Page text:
David Eilenberg, head of content for Roku Media, said the personal narratives are profound. The widely diverse backgrounds of the volunteers sends an important message in such a politically polarized time.
“In this show we’re meeting people from all walks of life and seeing how people from different parts of the country can work together on something bigger,” Eilenberg says. “People can get so trapped inside their bubbles. Here were seeing the camaraderie and the uplifting experiences of Greyshirts interacting with victims that they’ve never met before.”
Footage for the episodes was shot during Team Rubicon operations conducted from November 2022 through early April. At first, delaCruz was concerned there might not be enough activity during the period, but weather events have kept Team Rubicon units very busy.
The production team joined in the spirit of the organization, with O’Connor embedded in full Greyshirt mode. Members of the small crew lived with the volunteers in spartan conditions.
“We embedded with them. We slept on cots,” Burton says. “We were worried that they would see us as interlopers. I like to think we became part of their family.”
Roku was quick to snag the show for its originals channel, which will make “Team Rubicon” available to stream for free with commercials. All episodes will drop May 25 leading into Memorial Day weekend. Financial services firm USAA, which serves military families and veterans, signed on as a key sponsor while the series was in production.
“Everybody got behind it and USAA became the final element in that relationship,” Burton says. “It was all done with the very best sense of shared values around service, helping people and illuminating the best of who we are.”
The TV exposure will surely raise the profile of Team Rubicon, which has steadily grown in stature within the nonprofit NGO, humanitarian and disaster aid community. The organization was co-founded by in 2010 by Marine Corp veteran Jake Wood and others. DelaCruz, a 22-year Navy veteran, joined as chief operating officer in 2016; he took the CEO reins from Wood in July 2021.
Participation in Team Rubicon is open to veterans and non-veterans alike. In delaCruz’s view, the series does a good job of capturing the many crosscurrents that inspire volunteers from all backgrounds to give deeply of themselves.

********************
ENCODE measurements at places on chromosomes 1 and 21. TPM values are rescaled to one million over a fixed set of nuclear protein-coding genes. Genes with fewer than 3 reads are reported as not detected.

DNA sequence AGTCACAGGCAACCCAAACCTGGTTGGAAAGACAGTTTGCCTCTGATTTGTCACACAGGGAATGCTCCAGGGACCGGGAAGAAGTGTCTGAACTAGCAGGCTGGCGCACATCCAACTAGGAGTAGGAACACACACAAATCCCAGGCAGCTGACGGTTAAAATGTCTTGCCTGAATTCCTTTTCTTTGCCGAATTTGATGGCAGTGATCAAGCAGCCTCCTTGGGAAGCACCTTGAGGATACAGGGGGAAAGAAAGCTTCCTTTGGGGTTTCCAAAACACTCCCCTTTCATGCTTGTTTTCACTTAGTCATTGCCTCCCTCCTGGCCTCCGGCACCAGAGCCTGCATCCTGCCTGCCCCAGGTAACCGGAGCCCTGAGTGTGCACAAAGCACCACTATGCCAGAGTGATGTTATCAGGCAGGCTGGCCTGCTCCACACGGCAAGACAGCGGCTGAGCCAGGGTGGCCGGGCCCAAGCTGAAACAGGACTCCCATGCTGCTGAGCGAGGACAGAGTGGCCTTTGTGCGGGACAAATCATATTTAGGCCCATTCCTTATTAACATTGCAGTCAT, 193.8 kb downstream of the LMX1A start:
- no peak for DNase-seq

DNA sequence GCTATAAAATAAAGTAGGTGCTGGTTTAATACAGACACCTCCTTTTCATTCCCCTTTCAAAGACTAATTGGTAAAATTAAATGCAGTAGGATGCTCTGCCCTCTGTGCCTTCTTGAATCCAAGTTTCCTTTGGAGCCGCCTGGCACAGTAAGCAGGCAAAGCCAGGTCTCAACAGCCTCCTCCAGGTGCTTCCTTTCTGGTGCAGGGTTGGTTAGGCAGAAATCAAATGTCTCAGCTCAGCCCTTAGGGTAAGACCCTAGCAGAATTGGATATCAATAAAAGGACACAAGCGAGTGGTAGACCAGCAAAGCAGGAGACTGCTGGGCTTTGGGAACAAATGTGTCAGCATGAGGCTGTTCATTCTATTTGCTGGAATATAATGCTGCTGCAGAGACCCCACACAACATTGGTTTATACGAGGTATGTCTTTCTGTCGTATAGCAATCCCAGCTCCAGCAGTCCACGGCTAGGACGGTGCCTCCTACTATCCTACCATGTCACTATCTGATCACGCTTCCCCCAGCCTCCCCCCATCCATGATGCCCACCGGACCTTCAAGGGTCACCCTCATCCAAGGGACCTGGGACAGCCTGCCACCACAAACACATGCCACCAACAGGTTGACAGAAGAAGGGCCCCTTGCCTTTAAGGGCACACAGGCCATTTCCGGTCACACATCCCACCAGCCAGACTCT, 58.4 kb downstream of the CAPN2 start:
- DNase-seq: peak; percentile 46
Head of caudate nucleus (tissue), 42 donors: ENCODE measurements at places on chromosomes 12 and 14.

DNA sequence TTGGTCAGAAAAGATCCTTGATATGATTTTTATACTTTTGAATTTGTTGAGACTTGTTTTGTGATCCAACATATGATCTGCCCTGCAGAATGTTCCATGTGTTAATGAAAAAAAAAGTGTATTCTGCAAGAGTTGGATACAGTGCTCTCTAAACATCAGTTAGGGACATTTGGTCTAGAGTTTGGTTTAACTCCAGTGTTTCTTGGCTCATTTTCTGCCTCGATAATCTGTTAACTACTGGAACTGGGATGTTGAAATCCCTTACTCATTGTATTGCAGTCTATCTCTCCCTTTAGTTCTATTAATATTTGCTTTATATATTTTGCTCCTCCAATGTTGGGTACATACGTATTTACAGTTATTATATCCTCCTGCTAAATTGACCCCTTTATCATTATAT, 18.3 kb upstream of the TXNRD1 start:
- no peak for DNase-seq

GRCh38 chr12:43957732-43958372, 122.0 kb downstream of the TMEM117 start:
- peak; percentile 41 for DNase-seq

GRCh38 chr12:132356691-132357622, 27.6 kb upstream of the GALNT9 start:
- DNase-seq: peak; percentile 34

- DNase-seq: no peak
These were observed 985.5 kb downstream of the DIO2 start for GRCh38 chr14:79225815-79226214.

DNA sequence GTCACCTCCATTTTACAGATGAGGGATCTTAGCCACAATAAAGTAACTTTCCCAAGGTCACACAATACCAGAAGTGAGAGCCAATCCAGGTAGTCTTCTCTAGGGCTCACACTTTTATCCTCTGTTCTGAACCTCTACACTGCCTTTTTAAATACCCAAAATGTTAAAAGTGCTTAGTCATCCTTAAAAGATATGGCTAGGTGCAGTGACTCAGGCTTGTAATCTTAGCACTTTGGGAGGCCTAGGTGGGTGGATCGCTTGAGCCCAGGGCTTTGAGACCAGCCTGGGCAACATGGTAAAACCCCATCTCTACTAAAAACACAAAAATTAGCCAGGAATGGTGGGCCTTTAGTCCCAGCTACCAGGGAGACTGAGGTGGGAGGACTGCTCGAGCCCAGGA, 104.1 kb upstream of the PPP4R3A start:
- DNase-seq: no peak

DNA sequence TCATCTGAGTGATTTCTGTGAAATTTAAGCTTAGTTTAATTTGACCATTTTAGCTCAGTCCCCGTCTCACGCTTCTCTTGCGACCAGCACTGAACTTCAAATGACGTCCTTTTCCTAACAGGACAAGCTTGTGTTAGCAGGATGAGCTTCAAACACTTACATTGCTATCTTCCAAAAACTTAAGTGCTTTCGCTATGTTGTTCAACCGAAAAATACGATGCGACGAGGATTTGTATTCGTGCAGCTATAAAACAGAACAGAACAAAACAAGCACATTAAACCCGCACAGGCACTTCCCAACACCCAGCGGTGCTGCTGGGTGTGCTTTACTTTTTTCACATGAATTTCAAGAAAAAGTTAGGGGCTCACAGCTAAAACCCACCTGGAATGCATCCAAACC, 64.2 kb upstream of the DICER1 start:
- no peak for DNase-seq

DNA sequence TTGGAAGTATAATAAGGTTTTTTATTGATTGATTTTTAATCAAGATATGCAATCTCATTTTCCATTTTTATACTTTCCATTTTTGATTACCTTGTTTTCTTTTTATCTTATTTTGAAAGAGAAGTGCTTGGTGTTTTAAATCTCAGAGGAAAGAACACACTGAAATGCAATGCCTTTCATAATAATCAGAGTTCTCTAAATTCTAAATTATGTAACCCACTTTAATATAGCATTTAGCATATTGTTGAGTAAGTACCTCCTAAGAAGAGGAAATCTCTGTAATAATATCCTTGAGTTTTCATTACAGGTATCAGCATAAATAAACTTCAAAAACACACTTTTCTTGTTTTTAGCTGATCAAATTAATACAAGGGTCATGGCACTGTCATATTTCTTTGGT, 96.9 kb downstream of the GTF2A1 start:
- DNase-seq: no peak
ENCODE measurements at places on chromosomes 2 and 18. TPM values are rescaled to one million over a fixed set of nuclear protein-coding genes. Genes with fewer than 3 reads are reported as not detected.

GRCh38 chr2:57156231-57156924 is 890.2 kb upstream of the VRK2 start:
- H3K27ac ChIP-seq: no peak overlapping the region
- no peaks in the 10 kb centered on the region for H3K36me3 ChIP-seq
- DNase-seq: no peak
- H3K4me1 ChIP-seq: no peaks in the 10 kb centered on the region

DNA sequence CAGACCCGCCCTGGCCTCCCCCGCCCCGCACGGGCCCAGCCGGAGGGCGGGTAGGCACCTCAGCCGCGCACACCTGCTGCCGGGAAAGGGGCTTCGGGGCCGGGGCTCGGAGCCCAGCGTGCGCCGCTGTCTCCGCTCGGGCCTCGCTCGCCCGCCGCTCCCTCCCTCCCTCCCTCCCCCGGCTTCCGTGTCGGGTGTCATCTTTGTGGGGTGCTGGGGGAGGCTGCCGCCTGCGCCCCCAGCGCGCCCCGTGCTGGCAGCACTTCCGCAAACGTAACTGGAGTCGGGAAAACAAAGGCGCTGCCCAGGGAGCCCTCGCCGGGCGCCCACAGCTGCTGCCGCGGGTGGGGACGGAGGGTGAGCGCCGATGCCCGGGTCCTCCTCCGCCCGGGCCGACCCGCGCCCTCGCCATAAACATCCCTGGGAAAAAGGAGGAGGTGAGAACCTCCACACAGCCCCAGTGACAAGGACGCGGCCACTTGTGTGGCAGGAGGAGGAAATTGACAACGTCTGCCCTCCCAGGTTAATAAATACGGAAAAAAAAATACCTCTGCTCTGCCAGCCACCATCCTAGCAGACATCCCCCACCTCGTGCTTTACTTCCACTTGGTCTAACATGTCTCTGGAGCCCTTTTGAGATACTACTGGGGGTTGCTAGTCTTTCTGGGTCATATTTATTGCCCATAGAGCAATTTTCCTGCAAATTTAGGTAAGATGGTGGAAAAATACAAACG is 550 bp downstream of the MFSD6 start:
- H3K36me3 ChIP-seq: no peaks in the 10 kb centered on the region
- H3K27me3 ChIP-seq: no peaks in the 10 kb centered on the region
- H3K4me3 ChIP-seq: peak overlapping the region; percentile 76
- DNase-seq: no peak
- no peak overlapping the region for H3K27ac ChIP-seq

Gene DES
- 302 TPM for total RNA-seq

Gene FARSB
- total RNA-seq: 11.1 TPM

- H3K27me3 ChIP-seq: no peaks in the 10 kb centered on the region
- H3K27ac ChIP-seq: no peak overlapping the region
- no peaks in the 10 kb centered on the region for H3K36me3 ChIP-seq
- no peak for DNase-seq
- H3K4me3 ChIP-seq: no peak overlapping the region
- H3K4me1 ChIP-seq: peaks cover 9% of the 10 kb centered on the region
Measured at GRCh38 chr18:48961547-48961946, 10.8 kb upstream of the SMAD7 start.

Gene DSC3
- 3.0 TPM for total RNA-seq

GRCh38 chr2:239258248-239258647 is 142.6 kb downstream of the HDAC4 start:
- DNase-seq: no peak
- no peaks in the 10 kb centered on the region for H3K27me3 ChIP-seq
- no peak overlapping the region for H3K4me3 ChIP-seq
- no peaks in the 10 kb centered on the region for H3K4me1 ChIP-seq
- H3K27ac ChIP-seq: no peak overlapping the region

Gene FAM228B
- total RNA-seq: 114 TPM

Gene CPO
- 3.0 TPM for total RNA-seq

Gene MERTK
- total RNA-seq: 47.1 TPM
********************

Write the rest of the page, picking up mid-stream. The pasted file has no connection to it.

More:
“The volunteers are our secret sauce,” delaCruz says. “It’s all about the experiences that we give to them and their selflessness to serve.”
As an organization, Team Rubicon is reaching an inflection point as it looks to build on the scale it has achieved in recent years. The org’s highly skilled and motivated workforce has made it in-demand with local, state and federal emergency management agencies, not only for disaster response but also mitigation operations to prevent future devastation.
“The drivers of our mission are climate change and the hazards associated with extreme weather events,” delaCruz says. “And conflict is continually a driver of humanitarian need. The thing that this show helps illuminate is the idea that inequality is a big player in disasters. The poor bear the brunt and they don’t have the resources to rebuild.”
DelaCruz hopes the TV series will inspire people to learn more about the organization, which in turn should boost fundraising and volunteer recruitment. The organization is well-positioned for a growth spurt, he says.
“We need to be bigger. We need to do more,” delaCruz says. “We know there’s going to be more need and more communities that need our help. More volunteers and more donors can fuel that mission.”